This year marks the 20th anniversary of Donnie Darko. Although not a box-office success, it didn’t take long for the cult film and director Richard Kelly to find a devoted audience. The filmmaker struck a strong chord with his debut, which had an obsessive quality about it. That overwhelming sense of obsession continued to run deep in Kelly’s movies, including Southland Tales and The Box.
They’re typically dense pieces of work demanding discussion and repeat viewings. Even with only three directorial efforts, we have a strong sense of who Kelly is – an always ambitious and polarizing storyteller. He never goes down the middle of the road, which has led to long waits between each of his movies. It’s been almost 12 years since we saw the director’s last film, The Box, which was a loose adaptation of a Richard Matheson short story. In that time, Kelly has been writing like mad and trying to push rocks up a hill.
Recently, Kelly told us about the projects he’s been developing and his unconventional career.
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“Reality is that which, when you stop believing in it, doesn’t go away.” – Philip K. Dick
Philip K. Dick remains one of the most influential science fiction writers to ever work in the medium. Writing works both philosophical and strange, the prolific author often wrote about just what it means to be human. With Dick’s work so iconic, it only makes sense that Hollywood (and others) have tried again and again to turn his stories into feature films. Some of the films succeed, but often they do so by altering the original nature of the stories. And they almost always jettison Dick’s prose, which can often leave readers scratching their heads. Dick’s work has also influenced countless other movies, which may not be straight adaptations of his work but are clearly borrowing elements – think The Matrix, Gattaca, Source Code, Eternal Sunshine of the Spotless Mind; the list is actually pretty endless.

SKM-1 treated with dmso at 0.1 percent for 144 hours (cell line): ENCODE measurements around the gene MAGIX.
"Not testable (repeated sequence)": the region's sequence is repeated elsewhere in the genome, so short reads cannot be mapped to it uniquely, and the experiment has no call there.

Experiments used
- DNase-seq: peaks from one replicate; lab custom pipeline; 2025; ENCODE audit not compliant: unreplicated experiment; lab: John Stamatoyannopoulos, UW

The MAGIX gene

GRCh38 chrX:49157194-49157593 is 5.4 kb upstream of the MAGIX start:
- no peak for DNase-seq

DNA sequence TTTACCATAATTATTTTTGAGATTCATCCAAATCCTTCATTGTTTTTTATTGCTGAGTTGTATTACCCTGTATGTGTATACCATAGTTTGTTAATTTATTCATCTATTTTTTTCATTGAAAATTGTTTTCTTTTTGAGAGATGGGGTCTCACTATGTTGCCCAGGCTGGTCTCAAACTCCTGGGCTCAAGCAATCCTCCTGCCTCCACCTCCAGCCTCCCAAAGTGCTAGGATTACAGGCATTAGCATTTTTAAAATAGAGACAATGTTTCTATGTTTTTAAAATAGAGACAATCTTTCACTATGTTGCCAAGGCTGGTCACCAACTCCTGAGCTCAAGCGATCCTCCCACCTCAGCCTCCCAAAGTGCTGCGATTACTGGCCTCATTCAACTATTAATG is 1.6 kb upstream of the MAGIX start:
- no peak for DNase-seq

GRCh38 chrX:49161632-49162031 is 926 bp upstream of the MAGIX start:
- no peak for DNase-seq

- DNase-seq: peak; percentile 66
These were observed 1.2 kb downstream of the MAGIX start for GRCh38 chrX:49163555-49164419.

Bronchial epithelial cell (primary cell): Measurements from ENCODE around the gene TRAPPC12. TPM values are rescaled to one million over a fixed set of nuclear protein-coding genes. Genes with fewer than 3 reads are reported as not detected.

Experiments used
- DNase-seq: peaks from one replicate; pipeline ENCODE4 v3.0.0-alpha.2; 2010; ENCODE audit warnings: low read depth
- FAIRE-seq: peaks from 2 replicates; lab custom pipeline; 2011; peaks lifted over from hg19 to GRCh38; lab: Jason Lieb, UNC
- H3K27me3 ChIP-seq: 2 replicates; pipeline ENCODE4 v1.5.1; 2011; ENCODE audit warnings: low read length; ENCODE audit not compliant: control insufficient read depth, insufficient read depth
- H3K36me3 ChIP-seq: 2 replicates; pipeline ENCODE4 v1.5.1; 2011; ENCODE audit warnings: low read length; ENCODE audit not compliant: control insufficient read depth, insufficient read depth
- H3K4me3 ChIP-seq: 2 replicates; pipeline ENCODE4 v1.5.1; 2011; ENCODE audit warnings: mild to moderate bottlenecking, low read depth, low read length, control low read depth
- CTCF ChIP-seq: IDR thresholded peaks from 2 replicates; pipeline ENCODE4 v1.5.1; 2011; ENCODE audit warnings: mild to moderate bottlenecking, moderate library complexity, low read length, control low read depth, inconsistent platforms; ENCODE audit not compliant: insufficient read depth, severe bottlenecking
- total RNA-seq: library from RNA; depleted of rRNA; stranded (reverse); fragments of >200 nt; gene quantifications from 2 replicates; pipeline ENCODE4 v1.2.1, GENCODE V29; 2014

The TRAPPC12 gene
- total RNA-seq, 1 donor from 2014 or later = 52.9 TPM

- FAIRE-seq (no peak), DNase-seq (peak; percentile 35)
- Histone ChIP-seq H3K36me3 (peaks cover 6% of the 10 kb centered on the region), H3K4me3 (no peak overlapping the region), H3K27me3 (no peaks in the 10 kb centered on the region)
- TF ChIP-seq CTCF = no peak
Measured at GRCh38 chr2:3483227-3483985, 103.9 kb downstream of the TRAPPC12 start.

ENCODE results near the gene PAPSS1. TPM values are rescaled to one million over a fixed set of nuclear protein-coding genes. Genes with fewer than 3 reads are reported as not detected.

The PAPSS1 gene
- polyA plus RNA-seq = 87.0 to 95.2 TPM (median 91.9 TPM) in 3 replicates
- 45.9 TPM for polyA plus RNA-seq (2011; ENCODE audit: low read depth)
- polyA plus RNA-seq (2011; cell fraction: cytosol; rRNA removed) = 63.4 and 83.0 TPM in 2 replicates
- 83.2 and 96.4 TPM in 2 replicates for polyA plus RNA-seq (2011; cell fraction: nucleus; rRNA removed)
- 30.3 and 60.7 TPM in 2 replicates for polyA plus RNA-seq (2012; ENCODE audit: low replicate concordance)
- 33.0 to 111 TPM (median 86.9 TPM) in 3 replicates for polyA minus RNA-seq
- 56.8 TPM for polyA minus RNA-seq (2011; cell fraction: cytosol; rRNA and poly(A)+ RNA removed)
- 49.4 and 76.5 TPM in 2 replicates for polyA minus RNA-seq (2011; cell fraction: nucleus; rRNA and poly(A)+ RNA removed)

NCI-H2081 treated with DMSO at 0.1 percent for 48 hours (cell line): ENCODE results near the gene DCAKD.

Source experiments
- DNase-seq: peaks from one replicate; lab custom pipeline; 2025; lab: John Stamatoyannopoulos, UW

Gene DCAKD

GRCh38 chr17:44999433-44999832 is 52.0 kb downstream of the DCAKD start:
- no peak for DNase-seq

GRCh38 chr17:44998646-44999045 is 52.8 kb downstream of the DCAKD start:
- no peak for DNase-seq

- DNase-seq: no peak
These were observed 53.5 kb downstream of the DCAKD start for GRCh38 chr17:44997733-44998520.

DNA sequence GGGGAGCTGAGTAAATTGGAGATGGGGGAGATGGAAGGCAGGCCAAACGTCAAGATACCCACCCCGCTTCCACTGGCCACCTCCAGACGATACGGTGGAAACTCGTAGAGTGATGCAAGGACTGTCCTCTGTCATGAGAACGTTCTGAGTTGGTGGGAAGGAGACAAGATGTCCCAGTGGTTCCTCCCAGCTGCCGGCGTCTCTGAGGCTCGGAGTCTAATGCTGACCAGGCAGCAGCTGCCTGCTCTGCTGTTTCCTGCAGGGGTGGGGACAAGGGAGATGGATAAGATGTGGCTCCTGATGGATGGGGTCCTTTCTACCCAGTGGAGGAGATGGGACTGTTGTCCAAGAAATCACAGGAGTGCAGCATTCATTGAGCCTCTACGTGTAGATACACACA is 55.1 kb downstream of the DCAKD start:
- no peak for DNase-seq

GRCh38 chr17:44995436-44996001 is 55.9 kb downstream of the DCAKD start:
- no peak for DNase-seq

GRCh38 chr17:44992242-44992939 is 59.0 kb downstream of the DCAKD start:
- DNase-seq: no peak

With Blade Runner 2049 now in theaters, and a new anthology series, Philip K. Dick’s Electric Dreams, scheduled to hit Amazon sometime next year, it’s time for a primer on the wild world of Philip K. Dick adaptations – the good, the bad, and the films that just don’t make much of an impact at all. .
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The Man in the High Castle, Amazon’s adaptation of a short story by Philip K. Dick, debuted a new clip from season 3 at NYCC today. It reveals the continuing complex mythology of the series, full of multiple worlds. Watch the Man in the High Castle season 3 NYCC clip below.
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Philip K. Dick is one of the most influential science fiction writers in the history of the medium. His strange, philosophical writings inspired films like Blade Runner, Minority Report, Total Recall and more. Now a new Amazon series, Philip K. Dick’s Electric Dreams, will adapt the writer’s work into a Black Mirror-like anthology featuring a highly impressive cast. A new trailer for the series just premiered at NYCC, and it hints at a creepy, exciting new show full of promise. Watch the Philip K. Dick’s Electric Dreams NYCC trailer below.
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In this edition of TV Bits:
- That Hanna TV series is definitely happening
- Our first look at Penelope Cruz as Donatella Versace in American Crime Story
- Jon Stewart’s HBO series goes up in smoke
- Comedy Central’s The President Show earns more episodes
- And more!
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Posted on Thursday, October 8th, 2015 by Angie Han
We’re drowning in fall TV as it is — this week alone marks the premieres of The Leftovers, Homeland, The Flash, iZombie, Arrow, American Horror Story, and more — but don’t expect the deluge to let up anytime soon. Case in point: This November brings the premiere of The Man in the High Castle, Amazon’s Ridley Scott-produced adaptation on the Philip K. Dick novel.